A couple weeks ago, I discussed the Pew survey that found a high level of “isolationist” sentiment, and I recapitulated my arguments in the interview I had with The Economist. As I have said several times before, the headline result is very misleading. The more one looks at the survey results, the less meaningful the “isolationist” result becomes.

According to the same survey, 14% of the general public would like the U.S. leadership role to be that of a “single world leader,” which is the highest percentage in the last 16 years of surveys, and there are still 19% who believe the U.S. should be the most active leader. Just 11% say that the U.S. should have no leadership role. The public at large (57%) is more likely than members of the Council on Foreign Relations (49%) to say that the U.S. should remain the world’s sole superpower. 52% still say that preemptive military force can be justified often or sometimes, which is considerably lower than it used to be but nonetheless depressingly high after everything that has happened in Iraq. 63% of the public favor using force against Iran if it acquired a nuclear weapon, and 79% of Republicans favor using force against Iran under those circumstances. 39% of Republicans believe defense spending should be increased. There are more respondents than ever who say the U.S. should “mind its own business,” but this does not mean very much when so many of the same respondents think that attacking Iran has something to do with minding our own business.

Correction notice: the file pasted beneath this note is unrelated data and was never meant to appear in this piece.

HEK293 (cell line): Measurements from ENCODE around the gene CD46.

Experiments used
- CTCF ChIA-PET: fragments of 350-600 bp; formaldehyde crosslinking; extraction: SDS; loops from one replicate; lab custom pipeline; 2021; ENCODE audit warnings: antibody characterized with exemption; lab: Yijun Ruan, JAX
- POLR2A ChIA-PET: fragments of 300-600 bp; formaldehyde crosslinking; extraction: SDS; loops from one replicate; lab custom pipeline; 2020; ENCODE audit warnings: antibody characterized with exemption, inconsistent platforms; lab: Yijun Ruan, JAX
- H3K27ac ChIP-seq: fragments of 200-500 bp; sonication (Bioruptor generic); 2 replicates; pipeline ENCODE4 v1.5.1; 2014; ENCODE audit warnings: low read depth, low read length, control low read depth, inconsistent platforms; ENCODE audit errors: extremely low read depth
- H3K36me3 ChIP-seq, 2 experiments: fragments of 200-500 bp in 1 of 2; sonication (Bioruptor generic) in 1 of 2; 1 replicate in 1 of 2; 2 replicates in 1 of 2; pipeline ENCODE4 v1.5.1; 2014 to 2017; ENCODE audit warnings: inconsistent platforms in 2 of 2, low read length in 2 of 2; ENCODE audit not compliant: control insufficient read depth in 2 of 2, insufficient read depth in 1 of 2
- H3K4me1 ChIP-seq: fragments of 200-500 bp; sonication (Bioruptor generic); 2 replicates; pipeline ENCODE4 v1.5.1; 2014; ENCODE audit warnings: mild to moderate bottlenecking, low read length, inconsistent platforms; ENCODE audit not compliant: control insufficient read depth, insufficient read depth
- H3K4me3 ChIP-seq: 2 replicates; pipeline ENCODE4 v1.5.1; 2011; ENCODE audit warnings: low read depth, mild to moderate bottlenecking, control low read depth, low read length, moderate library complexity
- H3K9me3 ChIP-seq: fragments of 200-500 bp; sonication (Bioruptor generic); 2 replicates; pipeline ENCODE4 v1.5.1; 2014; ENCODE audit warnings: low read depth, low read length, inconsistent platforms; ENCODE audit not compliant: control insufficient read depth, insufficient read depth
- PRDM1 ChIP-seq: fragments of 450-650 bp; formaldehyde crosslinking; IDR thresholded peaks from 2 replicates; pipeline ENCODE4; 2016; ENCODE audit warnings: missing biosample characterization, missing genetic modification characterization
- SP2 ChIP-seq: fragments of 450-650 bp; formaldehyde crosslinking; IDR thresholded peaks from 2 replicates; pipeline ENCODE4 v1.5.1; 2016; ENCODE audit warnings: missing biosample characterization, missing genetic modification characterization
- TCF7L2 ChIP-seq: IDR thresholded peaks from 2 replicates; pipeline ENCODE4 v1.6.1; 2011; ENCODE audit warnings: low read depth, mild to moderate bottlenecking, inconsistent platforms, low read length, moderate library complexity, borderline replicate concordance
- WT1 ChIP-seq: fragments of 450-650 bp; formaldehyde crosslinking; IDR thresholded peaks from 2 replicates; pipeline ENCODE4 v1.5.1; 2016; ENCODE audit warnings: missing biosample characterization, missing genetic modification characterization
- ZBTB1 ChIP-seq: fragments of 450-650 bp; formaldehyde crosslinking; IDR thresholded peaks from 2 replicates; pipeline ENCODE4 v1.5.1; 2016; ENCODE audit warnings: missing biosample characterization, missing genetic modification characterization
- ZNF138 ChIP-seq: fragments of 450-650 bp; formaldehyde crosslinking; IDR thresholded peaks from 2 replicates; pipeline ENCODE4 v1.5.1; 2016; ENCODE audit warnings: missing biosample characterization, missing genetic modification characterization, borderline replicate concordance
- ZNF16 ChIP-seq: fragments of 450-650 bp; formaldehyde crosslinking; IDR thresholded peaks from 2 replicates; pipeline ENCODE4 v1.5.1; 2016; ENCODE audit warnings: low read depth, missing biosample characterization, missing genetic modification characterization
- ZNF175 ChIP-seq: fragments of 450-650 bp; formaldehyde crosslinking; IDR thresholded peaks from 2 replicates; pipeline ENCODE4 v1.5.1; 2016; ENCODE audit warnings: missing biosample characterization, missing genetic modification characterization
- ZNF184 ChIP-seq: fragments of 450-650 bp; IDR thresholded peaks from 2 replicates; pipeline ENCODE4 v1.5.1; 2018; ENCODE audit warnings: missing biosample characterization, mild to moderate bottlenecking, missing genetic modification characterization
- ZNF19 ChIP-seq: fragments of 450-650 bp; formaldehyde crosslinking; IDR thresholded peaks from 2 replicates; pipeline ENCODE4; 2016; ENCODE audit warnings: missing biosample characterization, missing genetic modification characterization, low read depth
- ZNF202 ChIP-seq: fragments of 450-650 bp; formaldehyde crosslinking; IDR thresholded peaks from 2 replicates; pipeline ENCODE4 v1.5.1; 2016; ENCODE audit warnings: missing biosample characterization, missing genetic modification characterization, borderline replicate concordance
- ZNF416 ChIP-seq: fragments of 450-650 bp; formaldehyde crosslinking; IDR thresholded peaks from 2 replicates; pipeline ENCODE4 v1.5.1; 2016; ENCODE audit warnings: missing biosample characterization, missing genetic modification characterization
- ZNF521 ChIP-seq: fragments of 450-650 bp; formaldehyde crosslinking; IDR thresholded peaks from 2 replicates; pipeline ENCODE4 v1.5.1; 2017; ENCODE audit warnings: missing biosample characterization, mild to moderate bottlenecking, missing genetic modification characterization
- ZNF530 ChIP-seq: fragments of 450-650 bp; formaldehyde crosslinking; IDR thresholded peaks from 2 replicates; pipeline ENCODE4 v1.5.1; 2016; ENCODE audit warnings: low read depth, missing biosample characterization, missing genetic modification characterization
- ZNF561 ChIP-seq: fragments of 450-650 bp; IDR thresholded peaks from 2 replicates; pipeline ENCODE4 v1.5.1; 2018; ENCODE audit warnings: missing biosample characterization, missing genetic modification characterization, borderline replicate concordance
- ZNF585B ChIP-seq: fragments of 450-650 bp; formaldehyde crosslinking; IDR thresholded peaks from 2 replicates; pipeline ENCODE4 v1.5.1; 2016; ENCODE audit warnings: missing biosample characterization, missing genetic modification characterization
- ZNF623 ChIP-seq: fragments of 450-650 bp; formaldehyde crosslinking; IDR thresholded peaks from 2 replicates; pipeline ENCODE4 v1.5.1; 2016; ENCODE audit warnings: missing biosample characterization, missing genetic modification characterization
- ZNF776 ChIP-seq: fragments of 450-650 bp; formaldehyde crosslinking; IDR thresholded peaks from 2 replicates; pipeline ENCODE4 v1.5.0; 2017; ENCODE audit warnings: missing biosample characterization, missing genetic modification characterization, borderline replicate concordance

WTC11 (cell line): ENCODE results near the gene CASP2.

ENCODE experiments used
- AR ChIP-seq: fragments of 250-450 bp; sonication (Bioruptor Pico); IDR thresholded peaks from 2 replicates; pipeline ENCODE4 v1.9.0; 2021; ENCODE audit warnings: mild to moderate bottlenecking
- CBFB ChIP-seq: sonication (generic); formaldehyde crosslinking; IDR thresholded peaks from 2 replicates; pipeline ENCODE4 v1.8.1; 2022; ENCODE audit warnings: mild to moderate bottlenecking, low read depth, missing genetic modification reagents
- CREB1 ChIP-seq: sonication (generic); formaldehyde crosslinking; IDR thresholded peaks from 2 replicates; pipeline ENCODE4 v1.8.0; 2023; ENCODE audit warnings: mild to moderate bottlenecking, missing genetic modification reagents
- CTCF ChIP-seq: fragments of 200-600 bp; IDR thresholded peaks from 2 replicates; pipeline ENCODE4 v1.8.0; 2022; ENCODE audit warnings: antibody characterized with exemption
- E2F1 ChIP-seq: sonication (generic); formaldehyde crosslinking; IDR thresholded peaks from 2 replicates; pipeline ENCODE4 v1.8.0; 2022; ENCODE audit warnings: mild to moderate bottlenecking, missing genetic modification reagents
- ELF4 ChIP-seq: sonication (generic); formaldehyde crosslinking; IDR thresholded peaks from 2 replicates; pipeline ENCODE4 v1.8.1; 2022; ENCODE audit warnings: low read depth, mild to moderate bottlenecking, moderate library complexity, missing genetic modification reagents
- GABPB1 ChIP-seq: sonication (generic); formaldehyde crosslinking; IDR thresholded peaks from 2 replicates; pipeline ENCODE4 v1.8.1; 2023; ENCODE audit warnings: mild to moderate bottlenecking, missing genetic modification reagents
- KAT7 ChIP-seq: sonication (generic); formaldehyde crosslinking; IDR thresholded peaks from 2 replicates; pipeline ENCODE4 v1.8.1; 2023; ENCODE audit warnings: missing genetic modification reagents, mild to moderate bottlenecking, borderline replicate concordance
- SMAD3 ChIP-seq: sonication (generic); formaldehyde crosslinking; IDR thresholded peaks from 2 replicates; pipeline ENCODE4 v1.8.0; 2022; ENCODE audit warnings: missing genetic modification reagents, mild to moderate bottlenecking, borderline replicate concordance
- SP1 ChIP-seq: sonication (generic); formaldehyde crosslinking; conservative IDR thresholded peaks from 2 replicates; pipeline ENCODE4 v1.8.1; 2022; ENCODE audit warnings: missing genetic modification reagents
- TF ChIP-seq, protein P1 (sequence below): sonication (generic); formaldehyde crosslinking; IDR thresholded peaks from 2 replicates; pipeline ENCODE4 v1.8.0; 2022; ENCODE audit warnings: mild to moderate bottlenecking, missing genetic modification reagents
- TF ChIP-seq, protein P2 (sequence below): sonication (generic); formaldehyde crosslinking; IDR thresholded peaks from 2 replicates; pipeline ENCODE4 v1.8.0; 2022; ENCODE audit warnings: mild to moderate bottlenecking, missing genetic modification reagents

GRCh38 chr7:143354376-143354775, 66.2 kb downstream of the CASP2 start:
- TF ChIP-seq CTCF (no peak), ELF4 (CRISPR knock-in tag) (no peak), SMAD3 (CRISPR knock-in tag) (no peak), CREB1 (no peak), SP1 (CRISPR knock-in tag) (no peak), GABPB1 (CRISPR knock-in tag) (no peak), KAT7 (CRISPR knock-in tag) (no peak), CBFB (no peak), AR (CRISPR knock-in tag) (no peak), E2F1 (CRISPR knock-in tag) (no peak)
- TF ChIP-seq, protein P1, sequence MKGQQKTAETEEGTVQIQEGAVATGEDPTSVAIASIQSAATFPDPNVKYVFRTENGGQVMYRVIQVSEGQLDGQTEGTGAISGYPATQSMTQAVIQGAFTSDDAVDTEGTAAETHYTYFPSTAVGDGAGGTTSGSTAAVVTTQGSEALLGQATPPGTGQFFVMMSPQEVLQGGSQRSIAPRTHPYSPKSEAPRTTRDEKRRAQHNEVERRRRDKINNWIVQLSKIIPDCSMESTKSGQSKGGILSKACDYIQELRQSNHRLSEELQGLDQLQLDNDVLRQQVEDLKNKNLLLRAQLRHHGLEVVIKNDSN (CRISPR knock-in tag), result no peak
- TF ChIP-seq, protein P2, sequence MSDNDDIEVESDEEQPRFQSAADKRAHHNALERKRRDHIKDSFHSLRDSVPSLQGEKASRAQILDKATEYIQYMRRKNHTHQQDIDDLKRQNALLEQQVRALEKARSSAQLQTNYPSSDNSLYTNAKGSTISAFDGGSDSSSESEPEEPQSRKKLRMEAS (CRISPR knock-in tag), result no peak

So it is highly doubtful that there is a “broader anti-interventionist trend,” however much we might like there to be one. Rep. Chaffetz has not “found it necessary to express skepticism” regarding the war in Afghanistan. He has chosen this path because he thinks we are wasting time and resources there and must instead move quickly to attack Iran. As he stated quite plainly:

We must not allow them to achieve nuclear capabilities. I fear the current administration is giving them precisely what they need . . . time. The time to take out this threat is now.

If there is any rising tide out there right now, it is the rising tide of irrational fear of an Iranian “threat.” Iran’s nuclear program is now seen as a “major threat” by 72% of respondents, which is a significant increase from 61% four years ago. Meanwhile, this dangerous sentiment is stoked by some of the very people we are now supposed to accept as spokesmen for the antiwar right and non-interventionism.